What very few Americans understand and stubournly refuse to understand about Cuba


A friend I have known for 42 years phoned me the other night.

She was stunned and horrified by the news she kept reading, hearing, and seeing concerning the new Cuba policy of the United States.

She asked, “how can this be?”

Unfortunately, she is in the minority.

Most Americans are really excited by this change in policy, and far too many are itching to take advantage of whatever Cuban slave labor has to offer.

Here is a heartbreaking letter written to a Florida newspaper by a Cuban exile.  His letter details what all Cubans know all too well, and what far too many Americans don’t care to know.

Cuba was stolen from Cubans by a gang of thugs who are just as evil as the Nazis.   And those neo-Nazis are still in control of everything in Cuba.


The only difference between these neo-Nazis and the Nazis of old is that they took over a small tropical island nation with an agricultural rather than industrial economy.

In other words, the Cuban Nazis had much less to work with than the German Nazis.   They couldn’t wage war readily and couldn’t kill millions of people simply because they didn’t have the means.

But, oh, if they could have done so, they would have enjoyed it immensely.


As Saint Augustine observed in his “Confessions” around 1600 years ago, engaging in violent acts requires some power.  The only reason human infants don’t commit murder, he said, is that they aren’t strong enough or coordinated enough to do it.  But if they could, they would.

Very, very few Americans know that Fidel Castro was ready to nuke the United States, and that the Soviets took away his missiles because they knew he would do it.   And very, very few Americans will change their thinking about Cuba if you tell them this fact.

Bringing home a photo of  Smokin’ Graciela matters much more than any such fact.


So, here are some facts from a Cuban exile that hardly any American wants to hear from:

The author of this letter to the editors is  Manuel Hernandez, M.D., is a retired physician who has lived in Lakeland, Florida,  for 32 years.

From The Ledger, Lakeland, Florida:

Why I Oppose U.S.-Cuba Relations

On Dec. 17, President Barack Obama announced his intention to open relations between the United States and Cuba.

When I heard about America’s intention to open an embassy in Cuba, I was shocked. I do not understand what an American president expects in a country that has not held a free election in more than 60 years. I don’t know what America expects of a country in which the government owns everything.

My grandfather opened a business in 1900 in Camaguey, Cuba, which later became a family business. I’ll never forget the day in 1960 when four or five Cuban military troops came to my family’s business and told them that the “Revolution” needed their business and that they would be happy to offer them jobs — at their own business. They had enough integrity and pride to turn down their offer.

Another businessman in Camaguey resisted the military. He didn’t agree to give away the many years of work and sacrifice that it took to make his company. Several military troops broke down the door of his business and killed him. After that, everyone complied with the Cuban military. Thousands of businesses in my town were now owned by the Revolution. I learned then that I had to surrender all my principles and freedom to survive. This was not the life that I wanted for my family.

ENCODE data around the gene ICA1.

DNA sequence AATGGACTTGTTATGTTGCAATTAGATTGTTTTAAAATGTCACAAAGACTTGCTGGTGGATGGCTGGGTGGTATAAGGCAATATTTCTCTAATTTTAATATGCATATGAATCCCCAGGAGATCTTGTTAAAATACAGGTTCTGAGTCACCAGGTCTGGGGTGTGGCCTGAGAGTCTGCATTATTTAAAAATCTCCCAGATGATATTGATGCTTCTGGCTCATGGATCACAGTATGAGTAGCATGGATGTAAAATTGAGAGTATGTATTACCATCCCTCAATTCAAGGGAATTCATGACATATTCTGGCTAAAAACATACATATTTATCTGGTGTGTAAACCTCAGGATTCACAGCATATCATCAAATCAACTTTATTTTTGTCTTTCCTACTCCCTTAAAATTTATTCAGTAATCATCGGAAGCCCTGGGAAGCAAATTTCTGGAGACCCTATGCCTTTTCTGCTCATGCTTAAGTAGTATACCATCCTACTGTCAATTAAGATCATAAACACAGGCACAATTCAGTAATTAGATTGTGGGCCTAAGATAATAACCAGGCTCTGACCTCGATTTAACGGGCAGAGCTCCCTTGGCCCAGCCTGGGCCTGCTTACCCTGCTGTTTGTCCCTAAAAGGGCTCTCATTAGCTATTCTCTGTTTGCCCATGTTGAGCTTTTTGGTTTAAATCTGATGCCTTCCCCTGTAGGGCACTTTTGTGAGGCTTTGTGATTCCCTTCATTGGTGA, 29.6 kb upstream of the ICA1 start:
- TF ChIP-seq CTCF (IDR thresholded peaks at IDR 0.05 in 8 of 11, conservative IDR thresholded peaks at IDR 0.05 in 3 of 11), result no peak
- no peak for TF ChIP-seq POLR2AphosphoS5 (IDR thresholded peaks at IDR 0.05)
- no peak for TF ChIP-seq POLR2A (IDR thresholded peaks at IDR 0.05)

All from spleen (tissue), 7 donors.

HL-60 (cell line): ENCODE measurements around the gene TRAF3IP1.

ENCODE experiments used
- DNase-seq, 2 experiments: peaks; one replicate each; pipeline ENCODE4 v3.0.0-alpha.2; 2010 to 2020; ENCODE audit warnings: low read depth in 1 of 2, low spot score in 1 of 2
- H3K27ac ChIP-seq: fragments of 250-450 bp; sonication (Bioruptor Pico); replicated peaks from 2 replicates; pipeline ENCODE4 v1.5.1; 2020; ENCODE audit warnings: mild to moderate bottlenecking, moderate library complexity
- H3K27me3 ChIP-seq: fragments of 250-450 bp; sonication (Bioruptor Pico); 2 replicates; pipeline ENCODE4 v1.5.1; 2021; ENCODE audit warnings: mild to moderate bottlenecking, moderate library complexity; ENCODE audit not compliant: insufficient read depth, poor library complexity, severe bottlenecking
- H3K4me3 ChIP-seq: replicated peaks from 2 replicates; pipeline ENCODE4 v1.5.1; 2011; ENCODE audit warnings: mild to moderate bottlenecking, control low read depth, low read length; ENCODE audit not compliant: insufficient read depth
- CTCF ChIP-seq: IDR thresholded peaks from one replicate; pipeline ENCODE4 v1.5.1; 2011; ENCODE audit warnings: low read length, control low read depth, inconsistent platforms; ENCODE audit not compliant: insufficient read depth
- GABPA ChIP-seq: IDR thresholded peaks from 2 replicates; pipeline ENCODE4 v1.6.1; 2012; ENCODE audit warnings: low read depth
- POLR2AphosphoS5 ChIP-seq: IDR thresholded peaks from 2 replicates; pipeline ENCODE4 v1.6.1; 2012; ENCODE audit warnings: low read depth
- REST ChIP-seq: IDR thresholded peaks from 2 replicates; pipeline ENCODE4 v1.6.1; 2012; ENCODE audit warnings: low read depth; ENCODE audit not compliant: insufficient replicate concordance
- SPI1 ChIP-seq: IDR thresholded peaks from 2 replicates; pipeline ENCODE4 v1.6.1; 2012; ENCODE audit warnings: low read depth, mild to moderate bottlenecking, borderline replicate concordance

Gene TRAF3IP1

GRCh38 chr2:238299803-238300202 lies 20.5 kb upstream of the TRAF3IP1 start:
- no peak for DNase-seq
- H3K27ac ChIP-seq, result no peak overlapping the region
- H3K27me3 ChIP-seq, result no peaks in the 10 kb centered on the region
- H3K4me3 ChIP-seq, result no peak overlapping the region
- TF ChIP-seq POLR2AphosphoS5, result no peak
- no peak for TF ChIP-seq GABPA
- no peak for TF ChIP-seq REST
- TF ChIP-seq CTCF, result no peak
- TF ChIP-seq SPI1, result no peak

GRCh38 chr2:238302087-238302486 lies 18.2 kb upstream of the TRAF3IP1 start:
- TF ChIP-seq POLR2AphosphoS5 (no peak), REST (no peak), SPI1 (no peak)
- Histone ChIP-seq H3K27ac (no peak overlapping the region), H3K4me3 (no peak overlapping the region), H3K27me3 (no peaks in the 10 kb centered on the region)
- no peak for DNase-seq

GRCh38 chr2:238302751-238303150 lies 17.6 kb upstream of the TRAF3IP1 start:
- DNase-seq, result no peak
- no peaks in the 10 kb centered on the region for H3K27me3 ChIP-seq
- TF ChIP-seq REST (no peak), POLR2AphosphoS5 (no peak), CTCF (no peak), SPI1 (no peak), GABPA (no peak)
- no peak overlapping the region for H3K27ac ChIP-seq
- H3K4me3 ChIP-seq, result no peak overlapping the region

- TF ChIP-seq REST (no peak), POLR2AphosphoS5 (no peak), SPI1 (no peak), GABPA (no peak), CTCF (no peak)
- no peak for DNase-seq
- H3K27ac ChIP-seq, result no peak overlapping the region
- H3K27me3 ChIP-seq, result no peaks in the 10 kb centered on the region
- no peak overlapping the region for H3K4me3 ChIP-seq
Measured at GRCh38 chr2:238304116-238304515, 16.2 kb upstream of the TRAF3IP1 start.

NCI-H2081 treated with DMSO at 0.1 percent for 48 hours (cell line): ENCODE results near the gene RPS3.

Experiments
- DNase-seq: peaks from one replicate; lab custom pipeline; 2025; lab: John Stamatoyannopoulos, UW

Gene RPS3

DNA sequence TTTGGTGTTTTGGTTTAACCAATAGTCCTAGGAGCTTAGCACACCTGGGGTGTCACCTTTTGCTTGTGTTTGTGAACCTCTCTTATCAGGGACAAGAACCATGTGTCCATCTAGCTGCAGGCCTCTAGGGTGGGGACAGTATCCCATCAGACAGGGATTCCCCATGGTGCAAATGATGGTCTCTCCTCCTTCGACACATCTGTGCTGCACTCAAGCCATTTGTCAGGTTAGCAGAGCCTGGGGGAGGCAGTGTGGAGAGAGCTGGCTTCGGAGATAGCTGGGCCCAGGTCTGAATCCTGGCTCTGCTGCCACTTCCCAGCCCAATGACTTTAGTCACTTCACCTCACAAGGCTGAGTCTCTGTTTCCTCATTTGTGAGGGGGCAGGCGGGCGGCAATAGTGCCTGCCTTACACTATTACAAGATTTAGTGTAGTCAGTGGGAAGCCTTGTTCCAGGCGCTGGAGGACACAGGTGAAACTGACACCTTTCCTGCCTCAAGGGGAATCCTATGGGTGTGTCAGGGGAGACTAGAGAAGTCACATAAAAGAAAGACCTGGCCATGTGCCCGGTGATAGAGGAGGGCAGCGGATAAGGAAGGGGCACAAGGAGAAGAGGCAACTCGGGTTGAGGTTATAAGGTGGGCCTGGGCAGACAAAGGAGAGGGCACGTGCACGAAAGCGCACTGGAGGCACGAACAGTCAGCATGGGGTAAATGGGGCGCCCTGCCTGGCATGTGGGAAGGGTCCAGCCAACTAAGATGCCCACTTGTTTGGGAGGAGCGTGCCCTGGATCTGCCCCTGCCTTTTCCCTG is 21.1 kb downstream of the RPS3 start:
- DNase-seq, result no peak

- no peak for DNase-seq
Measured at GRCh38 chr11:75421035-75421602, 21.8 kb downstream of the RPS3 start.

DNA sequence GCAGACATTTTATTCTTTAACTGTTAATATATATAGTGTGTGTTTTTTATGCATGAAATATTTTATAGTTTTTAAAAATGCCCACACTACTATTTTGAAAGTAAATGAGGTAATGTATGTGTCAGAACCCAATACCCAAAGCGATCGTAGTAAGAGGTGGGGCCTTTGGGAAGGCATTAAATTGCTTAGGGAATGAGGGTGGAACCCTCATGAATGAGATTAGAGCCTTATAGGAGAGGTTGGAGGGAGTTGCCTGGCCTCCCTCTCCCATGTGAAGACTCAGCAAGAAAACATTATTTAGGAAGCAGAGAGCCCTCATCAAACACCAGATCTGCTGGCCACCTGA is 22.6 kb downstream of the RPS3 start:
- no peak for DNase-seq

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3 thoughts on “What very few Americans understand and stubournly refuse to understand about Cuba”

  1. I know no one will pay attention, but since there were only two comments left and they were the usual, I added one my own two cents:

    They do come out of the woodwork, don’t they? The what-about- Batista-brigade who think they are winning any argument just by telling us of how awful Batista was.
    They remind me of those who, when told about Solhenitzen, said the Czar was terrible, or like those, who, when told about Islamist atrocities, come back at you with how terrible Israel is.

    Why do I have to love Batista if I say the Castros are unmitigated evil? Okay, Batista was not good. Are you happy now?

    But under Batista Cuba was a first world country with modern transportation, gorgeous architecture which was kept up, universities that people came to from all over the world, a place where people came to work of their own free will because they could make money in the thriving businesses there, Catholic schools existed and people could send their children to them, and could worship as they chose. I could go on and on. And at least the prostitutes made a living and were not forced to be prostitutes.

    When Castro was arrested by Batista, his sentence was cut short and he was released early. He came out looking fat and healthy and mocked the easy life he had in prison.

    By any measure, every Cuban, EVERY Cuban, except Castro’s thugs, would prefer to live under Batista with all of the faults of the Batista government.

  2. We need to get real. At least half of Americans can’t see, won’t see, or do see but don’t care about the truth of domestic issues much closer and far more relevant to them than Cuba. Hell, look at how many Cubans, at least nominal ones, are not only doing nothing to solve Cuba’s problem but instead are part of that problem. Unless we get our own act together, what non-Cubans do or don’t do is a secondary matter.

  3. You know what “Graciela” symbolizes? A broken-down, debased, cynical Cuba as an old tart still hustling for a buck. Vamos bien.

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